Once in the research program, the AHA also surveyed women to find out their motives for signing up. Most (18%) cited access to care/paying for healthcare and/or medications as their no. 1 reason; followed by weight (16%); and then memory, brain function and/or healthy aging (10%). 

“Interestingly, the younger women are more interested in healthy brains than the older women,” said Jessup, adding that the organizers plan to fund three or four research grants around those topics and to provide a “menu of potential clinical trials for these women.”

The next phase of recruitment is to expand beyond the Go Red community and to tap into some of AHA’s other patient communities, Jessup said. 

For its part, Verily is “continuing to work with the AHA on opportunities to promote research studies to women and to underscore the importance of inclusion in research,” Moulton said.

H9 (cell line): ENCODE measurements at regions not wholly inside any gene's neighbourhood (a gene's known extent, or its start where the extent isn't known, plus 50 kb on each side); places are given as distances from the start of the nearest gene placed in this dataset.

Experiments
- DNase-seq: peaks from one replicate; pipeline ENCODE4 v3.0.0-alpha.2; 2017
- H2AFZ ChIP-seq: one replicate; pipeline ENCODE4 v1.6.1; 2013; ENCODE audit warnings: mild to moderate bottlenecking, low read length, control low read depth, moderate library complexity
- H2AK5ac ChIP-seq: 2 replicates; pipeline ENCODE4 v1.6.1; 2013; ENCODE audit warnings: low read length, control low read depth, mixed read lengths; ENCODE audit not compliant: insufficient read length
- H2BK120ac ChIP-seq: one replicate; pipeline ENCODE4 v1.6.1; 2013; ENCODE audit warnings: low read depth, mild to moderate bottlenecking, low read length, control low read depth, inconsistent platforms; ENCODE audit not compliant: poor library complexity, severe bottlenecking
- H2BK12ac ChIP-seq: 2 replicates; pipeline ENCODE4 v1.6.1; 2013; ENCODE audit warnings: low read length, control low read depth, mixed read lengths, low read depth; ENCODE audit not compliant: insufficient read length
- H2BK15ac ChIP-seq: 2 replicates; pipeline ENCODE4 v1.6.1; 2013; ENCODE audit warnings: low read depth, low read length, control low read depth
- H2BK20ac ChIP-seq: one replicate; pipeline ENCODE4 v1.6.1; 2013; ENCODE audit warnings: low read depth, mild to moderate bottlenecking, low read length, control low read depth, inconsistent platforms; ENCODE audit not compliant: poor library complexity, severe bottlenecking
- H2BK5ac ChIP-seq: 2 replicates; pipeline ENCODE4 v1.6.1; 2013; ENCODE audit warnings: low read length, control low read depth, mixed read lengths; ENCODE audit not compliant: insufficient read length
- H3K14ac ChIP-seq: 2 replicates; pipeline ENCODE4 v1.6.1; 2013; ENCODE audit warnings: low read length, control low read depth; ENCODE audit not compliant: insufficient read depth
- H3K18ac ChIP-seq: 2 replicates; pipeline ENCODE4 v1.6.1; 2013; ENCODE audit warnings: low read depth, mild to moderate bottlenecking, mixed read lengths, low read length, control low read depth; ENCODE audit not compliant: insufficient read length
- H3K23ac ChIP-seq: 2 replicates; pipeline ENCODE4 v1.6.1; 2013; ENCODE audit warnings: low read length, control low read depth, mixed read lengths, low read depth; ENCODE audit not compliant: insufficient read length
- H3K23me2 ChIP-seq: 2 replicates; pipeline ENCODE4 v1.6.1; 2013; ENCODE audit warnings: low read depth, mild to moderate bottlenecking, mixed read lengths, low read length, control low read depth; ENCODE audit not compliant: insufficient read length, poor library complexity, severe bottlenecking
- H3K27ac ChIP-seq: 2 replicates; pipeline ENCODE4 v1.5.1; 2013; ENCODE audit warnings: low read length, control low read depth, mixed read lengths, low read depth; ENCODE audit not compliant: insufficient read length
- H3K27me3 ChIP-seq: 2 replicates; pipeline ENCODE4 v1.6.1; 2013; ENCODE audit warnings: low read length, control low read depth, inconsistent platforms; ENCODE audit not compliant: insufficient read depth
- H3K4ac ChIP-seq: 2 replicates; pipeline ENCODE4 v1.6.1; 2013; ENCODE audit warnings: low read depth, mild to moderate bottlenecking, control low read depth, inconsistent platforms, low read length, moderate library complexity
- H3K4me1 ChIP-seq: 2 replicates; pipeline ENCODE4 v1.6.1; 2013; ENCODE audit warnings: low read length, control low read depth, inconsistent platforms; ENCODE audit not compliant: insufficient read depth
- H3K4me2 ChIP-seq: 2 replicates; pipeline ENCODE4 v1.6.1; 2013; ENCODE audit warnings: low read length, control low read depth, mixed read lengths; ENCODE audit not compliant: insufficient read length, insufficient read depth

This includes furthering its cardiovascular research. In May Verily launched the Heart Biomarker Study, an observational research study which collects health records of eligible participants who have experienced a heart attack or stroke. 

That same month, Verily also announced partnerships with Novartis, Sanofi, Otsuka and Pfizer in an effort to modernize clinical trials. Verily and the pharma companies want to reach patients in new ways, according to the announcement, make it easier to enroll and participate in trials and aggregate data across sources. 

UPDATE: After this piece appeared on Sept. 19, the AHA added the following statement: “Combining the AHA’s 100-year history building trust and community with Verily’s state-of-the-art technology is accelerating world-class clinical research on women’s heart health. We were both overwhelmed by the positive response, which clearly demonstrates this initiative is resonating with women.”

This story has been updated to clarify that recruiting historically underrepresented populations (like women) into research was the impetus for the collaboration between the AHA and Verily, and not classic recruitment struggles.